Here is so a film that succeeds on all levels of filmmaking. It represents what filmmaking is all about - collaboration. The perfect collaboration of talent in the fields of directing, writing, and acting is what makes this such a masterpiece. A masterpiece that is enjoyable to watch by any kind of audience both young and old.

Top 100 movies of the '90s: #5

5. Eyes Wide Shut, 1999
Dir: Stanley Kubrick
Cast: Tom Cruise, Nicole Kidman

Wrongly dismissed as one of Kubrick's lesser works at the time of release even though the film never received outright negative reviews, the main reason for the dismissal, I feel, is the casting of Tom Cruise and Nicole Kidman who were married at the time. They were one of Hollywood's hottest couples and I remember the commercials in this movie hyped up the film as this big erotic drama featuring Hollywood's sexiest couple. Either you were into that or you weren't. That, of course, is completely not the case here as Eyes Wide Shut is a film so rich with context and so densely layered that even though I've seen the movie about three or four times and it has catapulted into my top 5 of the '90s... I predict that as I get older and see the movie a few more times that it will be one of my all-time favorite films. Until that happens, its place is firm at number 5 on my list here. And believe me when I say that this isn't just a personal favorite of mine, I truly believe it belongs up here both subjectively and objectively.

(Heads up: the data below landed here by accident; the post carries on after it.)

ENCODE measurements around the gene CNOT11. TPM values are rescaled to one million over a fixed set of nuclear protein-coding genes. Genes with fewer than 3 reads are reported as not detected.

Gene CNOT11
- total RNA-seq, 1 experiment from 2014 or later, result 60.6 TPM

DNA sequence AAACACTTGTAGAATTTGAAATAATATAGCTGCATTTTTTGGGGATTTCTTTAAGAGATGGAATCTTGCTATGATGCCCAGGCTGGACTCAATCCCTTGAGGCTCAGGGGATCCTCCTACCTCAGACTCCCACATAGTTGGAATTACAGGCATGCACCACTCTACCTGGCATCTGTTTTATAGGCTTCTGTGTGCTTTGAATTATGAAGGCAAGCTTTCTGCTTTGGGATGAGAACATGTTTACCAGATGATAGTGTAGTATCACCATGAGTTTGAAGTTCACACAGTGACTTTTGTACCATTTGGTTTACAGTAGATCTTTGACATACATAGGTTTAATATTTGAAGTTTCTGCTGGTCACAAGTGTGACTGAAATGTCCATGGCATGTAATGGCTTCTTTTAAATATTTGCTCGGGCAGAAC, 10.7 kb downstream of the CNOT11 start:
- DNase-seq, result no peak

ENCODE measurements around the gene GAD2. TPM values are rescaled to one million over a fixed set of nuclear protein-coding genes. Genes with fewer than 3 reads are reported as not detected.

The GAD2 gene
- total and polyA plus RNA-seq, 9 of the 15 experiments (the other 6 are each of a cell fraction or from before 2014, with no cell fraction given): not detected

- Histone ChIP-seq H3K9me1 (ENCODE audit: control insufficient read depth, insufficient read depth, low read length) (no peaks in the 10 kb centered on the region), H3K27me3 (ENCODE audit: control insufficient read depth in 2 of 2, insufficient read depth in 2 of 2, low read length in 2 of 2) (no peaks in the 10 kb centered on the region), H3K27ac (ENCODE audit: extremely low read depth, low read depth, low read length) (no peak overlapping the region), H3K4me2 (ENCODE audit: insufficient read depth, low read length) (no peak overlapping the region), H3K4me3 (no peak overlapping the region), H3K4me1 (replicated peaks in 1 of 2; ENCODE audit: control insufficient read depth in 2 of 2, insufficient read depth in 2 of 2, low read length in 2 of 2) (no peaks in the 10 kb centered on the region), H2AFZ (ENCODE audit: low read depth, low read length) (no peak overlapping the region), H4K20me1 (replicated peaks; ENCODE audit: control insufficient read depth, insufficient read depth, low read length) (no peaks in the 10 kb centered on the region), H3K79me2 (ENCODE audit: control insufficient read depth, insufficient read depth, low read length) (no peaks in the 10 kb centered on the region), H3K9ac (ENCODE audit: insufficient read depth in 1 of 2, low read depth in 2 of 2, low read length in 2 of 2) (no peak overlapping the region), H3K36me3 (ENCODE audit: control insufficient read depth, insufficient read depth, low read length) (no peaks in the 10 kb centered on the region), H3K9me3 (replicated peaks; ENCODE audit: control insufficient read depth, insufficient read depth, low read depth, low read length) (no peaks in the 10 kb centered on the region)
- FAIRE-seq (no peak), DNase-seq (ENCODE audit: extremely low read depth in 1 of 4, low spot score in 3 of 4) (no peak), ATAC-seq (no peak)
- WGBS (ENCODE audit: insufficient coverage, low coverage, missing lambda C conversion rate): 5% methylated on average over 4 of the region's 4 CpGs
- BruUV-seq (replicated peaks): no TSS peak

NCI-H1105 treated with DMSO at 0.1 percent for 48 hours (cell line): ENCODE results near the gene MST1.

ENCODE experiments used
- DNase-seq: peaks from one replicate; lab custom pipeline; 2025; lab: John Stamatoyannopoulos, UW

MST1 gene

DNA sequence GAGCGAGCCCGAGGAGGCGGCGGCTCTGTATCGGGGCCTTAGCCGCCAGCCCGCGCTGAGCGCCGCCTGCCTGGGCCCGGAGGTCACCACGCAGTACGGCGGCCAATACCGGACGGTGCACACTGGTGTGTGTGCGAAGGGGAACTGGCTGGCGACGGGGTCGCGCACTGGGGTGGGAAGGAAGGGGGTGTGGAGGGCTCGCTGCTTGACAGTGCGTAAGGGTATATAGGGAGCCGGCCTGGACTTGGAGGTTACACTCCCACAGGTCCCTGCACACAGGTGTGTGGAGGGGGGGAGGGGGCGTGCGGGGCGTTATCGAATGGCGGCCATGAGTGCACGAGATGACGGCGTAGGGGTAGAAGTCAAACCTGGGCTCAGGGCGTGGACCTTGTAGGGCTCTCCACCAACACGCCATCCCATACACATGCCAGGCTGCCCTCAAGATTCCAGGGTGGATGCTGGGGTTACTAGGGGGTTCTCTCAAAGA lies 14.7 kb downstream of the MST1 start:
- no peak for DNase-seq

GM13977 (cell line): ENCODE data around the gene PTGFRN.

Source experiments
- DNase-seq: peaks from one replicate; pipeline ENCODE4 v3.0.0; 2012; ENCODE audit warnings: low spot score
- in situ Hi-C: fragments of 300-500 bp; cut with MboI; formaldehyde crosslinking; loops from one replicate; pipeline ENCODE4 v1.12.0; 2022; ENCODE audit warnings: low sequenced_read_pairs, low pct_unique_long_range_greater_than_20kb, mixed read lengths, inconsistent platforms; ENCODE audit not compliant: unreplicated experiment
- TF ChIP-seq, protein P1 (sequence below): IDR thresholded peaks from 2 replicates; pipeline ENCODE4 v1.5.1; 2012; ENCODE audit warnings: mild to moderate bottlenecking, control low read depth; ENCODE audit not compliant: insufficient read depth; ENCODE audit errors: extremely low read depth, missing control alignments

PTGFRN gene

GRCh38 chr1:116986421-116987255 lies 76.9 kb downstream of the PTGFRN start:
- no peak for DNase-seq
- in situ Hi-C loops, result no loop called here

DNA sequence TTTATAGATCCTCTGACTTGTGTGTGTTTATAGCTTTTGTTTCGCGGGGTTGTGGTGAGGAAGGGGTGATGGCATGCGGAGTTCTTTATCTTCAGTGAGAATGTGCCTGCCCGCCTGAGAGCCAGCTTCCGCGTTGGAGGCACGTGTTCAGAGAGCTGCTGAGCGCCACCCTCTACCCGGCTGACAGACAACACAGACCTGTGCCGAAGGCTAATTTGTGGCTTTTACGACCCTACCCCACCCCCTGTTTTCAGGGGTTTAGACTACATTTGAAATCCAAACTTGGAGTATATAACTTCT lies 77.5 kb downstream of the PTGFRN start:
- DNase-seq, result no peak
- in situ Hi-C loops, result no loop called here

I would classify this film as an anti-erotic drama/thriller. There is nothing erotic about this film at all. Anything that is perceived as erotic between Cruise's and Kidman's characters are completely superficial, at least to me.